inequality-page25_112

Every morning I wake up and tab open all my go to news sites to find out what I missed in the 2.5 hours I was sleeping and, without fail, I continue to open up CNN. It’s like a train wreck but I can’t stop reading it even though my therapist assures me that the simple act of not reading CNN would reduce my rage threshold by 47%. And if CNN isn’t rage-inducing enough CNN Money is enough to make me completely lose my shit.

This morning I came across an “article” by Jeanne Sahadi titled “Tax the rich! OK, but then what, Mr. President?“.

Sahadi insinuates that Obama’s plan to tax the rich is a ploy to get him re-elected, which may well be true, but let’s not set aside the fact that taxing the rich at a fair rate, oh let’s say, more than at their current 26% rate would have a serious impact on helping the nation’s economy.

You don’t need to be an economist to look at the distribution of wealth in the chart above to see how much revenue could be generated from the top 1% of the people who control the wealth in this country.

If that doesn’t drive it home, take a look at the tax rates for millionaires over the past 60 years.
millionaire-tax-rates1

And of course we don’t want to piss off the corporations by making them pay their fair share of taxes or they might just start dismantling the middle class and shipping our jobs elsewhere.

federal-tax-revenue1

For Ms. Sahadi’s sake I’ve taken the time to give her a brief history lesson on income tax in America.

During World War I, the Democrats altered the tax by adopting highly progressive rates and structuring the base to consist of the incomes of corporations and upper-income individuals. Additionally, an excess profits tax was imposed. This was a progressive tax on above-normal profits, and it generated most of the new tax revenue raised during World War I. Together the income tax and excess profits tax became an explicit means for the redistribution of income. To administer these taxes, the Bureau of Internal Revenue reorganized along functional lines, expanded in size, and employed such experts as accountants, lawyers, and economists. In 1916, “reporting at the source” was adopted, which required corporations to report salaries, dividends, and wages to the Treasury Department.

When the Republicans took control of the presidency and Congress in 1921, taxes on corporations and upper-income taxpayers were reduced, the excess profits tax was repealed, and the tax rate structure was adjusted to be less progressive. Many preferences were incorporated into tax law in the form of deductions, and the preferential taxation of capital gains was adopted. A capital gain is a gain that results from the sale of a capital asset, such as shares of stock in a corporation. In 1932 under President Hoover and in 1935 and 1937 under President Roosevelt, tax rates increased and the tax base expanded. However, the income tax was not a dominant policy focus during the 1930s, partially because the federal government relied heavily on excise taxes and debt to obtain funds to support government activities.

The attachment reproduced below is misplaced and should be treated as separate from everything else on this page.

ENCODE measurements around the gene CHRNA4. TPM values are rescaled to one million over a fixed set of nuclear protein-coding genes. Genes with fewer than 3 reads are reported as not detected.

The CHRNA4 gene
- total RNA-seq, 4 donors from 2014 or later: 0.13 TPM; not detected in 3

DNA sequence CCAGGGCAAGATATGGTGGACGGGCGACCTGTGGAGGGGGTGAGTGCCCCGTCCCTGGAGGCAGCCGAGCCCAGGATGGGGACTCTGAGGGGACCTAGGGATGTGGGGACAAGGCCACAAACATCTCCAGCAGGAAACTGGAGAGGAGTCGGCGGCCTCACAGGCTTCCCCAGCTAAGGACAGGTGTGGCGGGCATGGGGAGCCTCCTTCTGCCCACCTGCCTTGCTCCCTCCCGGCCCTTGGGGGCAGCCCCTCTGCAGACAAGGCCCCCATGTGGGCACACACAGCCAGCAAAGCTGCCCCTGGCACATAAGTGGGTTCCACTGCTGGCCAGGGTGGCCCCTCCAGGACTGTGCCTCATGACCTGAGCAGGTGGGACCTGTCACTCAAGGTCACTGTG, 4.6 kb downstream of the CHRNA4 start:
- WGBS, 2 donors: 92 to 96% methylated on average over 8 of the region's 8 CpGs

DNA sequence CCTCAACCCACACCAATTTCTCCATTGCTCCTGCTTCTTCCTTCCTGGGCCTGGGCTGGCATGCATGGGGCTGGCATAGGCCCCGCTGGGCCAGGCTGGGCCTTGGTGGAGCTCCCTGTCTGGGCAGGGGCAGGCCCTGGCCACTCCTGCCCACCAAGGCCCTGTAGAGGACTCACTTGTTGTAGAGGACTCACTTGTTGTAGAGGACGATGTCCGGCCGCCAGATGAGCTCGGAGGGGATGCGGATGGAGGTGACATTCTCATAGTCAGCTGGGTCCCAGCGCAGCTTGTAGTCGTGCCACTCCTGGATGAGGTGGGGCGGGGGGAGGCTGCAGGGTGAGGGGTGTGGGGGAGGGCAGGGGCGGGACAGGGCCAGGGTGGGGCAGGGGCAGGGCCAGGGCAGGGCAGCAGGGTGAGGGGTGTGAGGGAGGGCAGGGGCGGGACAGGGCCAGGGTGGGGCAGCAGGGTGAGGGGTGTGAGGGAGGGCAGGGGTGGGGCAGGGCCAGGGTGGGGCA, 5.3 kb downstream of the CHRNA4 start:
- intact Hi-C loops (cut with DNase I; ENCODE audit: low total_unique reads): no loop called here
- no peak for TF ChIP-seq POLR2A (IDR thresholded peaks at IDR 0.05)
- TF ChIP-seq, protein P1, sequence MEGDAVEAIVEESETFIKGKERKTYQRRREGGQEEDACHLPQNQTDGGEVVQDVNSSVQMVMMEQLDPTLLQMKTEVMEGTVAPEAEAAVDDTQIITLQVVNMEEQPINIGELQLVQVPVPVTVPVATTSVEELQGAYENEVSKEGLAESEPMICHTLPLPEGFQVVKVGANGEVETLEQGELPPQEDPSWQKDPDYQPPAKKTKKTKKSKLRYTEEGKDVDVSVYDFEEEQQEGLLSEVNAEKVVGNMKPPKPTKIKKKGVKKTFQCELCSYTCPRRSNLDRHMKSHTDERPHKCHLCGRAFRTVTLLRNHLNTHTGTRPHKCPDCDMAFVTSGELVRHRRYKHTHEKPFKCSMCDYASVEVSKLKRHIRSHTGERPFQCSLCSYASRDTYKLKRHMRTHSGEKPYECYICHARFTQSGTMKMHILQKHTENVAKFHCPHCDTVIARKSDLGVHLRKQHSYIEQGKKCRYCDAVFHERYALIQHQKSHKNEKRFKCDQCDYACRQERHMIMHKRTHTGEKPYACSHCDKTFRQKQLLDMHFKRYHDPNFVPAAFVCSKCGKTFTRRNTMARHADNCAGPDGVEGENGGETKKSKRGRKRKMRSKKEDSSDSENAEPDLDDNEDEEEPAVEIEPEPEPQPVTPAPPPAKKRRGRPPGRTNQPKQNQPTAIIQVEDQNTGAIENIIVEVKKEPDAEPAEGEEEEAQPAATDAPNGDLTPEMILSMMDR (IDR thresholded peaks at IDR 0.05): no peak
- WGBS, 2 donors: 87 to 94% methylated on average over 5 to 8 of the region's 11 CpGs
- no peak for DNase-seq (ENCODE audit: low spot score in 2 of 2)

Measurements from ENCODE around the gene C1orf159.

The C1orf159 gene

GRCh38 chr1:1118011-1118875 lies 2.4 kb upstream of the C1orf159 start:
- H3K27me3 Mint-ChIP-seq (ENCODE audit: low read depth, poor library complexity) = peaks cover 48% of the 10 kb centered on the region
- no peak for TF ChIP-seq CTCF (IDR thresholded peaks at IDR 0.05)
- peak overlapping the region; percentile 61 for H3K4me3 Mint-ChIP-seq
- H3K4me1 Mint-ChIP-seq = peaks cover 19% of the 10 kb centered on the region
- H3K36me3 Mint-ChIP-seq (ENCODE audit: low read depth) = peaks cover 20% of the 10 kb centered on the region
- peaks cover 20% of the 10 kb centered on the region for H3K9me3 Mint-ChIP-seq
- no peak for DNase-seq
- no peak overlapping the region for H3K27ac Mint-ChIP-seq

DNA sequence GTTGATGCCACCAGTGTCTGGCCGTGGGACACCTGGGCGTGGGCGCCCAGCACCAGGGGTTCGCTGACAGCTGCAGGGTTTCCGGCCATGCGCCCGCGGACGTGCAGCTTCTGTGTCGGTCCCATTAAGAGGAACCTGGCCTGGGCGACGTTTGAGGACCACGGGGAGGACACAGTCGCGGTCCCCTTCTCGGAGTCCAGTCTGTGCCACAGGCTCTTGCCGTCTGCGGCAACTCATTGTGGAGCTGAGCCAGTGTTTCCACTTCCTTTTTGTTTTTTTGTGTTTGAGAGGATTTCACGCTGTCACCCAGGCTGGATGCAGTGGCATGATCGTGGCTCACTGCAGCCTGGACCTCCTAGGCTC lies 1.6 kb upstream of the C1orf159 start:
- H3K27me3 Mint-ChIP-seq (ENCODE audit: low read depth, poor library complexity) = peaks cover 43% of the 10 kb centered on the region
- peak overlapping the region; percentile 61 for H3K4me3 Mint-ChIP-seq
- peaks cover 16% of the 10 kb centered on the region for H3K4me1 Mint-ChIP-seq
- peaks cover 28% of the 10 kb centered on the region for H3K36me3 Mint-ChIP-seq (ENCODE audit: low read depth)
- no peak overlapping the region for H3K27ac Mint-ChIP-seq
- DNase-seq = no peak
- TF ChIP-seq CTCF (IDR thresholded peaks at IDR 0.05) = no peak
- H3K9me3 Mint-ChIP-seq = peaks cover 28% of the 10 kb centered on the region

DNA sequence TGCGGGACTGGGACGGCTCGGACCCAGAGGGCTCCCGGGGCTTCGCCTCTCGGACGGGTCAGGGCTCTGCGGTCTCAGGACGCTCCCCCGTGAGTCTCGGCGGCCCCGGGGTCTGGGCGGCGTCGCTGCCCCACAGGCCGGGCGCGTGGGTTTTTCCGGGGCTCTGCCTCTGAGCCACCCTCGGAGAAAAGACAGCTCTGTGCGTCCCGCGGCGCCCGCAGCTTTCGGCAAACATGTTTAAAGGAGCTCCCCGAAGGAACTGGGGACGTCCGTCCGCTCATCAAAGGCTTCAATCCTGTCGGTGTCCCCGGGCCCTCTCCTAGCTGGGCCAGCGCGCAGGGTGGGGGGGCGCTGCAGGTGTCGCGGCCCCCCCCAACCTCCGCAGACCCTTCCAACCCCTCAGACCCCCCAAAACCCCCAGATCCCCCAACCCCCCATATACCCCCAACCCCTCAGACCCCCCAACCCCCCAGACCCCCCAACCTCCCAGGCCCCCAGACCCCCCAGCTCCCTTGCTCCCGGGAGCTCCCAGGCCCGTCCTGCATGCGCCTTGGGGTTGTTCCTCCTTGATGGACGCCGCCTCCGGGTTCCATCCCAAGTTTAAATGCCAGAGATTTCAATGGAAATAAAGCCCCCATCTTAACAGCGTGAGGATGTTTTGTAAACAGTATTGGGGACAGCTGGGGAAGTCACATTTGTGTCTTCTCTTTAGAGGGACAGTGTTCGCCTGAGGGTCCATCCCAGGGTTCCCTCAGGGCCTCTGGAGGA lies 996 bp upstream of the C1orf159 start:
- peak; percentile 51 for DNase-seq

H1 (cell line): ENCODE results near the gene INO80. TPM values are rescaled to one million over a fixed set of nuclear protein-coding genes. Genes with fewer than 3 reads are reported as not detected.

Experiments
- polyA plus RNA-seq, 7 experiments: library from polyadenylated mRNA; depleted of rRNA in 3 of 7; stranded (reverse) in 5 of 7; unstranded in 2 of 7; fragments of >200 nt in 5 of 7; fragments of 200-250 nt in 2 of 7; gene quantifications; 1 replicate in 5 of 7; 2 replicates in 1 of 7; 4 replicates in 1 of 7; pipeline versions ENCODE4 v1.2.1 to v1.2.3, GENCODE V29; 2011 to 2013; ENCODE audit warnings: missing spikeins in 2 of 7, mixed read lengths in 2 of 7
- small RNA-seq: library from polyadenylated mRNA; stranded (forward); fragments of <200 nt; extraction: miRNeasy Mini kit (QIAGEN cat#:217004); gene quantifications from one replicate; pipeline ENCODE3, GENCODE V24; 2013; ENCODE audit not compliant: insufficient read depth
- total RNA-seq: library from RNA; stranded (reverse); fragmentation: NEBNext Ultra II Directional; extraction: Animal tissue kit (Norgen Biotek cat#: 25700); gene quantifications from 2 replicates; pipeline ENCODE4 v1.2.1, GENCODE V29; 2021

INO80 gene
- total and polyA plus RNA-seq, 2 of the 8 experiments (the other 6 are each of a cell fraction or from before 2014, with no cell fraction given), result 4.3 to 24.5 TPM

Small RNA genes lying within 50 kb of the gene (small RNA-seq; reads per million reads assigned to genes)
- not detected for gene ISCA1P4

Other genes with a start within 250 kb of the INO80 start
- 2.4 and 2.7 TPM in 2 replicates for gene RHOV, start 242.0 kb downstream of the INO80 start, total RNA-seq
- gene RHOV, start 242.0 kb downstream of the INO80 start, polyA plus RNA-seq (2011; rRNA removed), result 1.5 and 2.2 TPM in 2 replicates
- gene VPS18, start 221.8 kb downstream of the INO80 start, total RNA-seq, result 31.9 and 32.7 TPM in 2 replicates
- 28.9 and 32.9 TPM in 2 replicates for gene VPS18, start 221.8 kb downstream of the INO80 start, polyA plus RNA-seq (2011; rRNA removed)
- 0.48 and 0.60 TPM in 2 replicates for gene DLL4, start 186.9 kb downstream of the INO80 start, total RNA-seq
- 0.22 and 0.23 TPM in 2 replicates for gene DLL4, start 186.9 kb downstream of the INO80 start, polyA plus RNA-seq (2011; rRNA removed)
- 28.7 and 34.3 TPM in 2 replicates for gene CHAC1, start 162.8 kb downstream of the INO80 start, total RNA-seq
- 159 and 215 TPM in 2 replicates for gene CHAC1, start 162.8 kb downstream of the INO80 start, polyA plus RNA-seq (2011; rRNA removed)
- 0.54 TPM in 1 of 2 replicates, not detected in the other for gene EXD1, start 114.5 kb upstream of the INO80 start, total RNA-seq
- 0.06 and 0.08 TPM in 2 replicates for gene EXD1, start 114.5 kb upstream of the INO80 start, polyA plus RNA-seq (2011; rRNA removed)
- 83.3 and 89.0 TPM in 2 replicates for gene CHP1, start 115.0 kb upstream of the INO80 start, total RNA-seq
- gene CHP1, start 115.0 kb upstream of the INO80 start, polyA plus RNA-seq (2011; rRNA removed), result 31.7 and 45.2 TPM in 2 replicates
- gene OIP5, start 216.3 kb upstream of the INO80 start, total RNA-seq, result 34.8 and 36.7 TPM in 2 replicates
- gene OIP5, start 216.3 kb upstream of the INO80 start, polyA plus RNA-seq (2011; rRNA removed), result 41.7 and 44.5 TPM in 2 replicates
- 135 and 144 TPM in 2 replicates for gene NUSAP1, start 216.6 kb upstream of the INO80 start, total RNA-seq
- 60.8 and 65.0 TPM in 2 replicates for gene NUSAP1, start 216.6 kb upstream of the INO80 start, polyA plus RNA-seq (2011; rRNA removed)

World War II. The most significant impact of World War II on the individual income tax was to transform it to a mass tax that was broadly based and progressive. In 1941, changes were made to both rates and base. Higher tax rates were adopted and lower exemptions were allowed, thus expanding the base. Higher tax rates were adopted again in 1942. With the inclusion of a surtax, tax rates ranged from 13 percent on the first $2000 of taxable income to 82 percent on taxable income in excess of $200,000. The number of taxpayers increased from 3.9 million in 1939 to 42.6 million in 1945. At the end of the war, 60 percent of households paid the income tax. The efficiency of collection was enhanced by the adoption of payroll withholding in 1943. By 1944, the individual income tax generated about 40 percent of federal revenues.

From 1980 until 2000. The 1980s began with the adoption of the Economic Recovery Tax Act (ERTA) during President Reagan’s term. A key provision of this act was the indexing of tax rates for inflation to eliminate bracket creep. ERTA provided for significant reductions in tax rates and began to reduce the role of the income tax in the nation’s revenue system. During the 1980s, interest in tax reform grew, culminating in passage of the Tax Reform Act of 1986. The goal of this act was to be revenue-neutral, neither increasing nor decreasing revenues. It provided for a reduction in tax rates by expanding the tax base through the elimination of some tax expenditures.

Let’s see how much more we can take from that bottom 90% that somehow manages to survive on an average income up $31,000 a year. We don’t want to piss off the rich and have them stop letting all their wealth trickle down to us now would we?

image via Mother Jones

Posted by James Poling

A socialist, tinkerer, thinker, question asker and all around curiosity seeker. If you'd like to reach me you can use the contact link above or email me at jamespoling [at] gmail [dot] com.

One Comment

  1. […] continue to avoid paying taxes and as wealthy individuals in the United States continue to pay a lower and lower tax rate, the poor of America continue to pick up the tab and pay the highest price to try and pick up the […]

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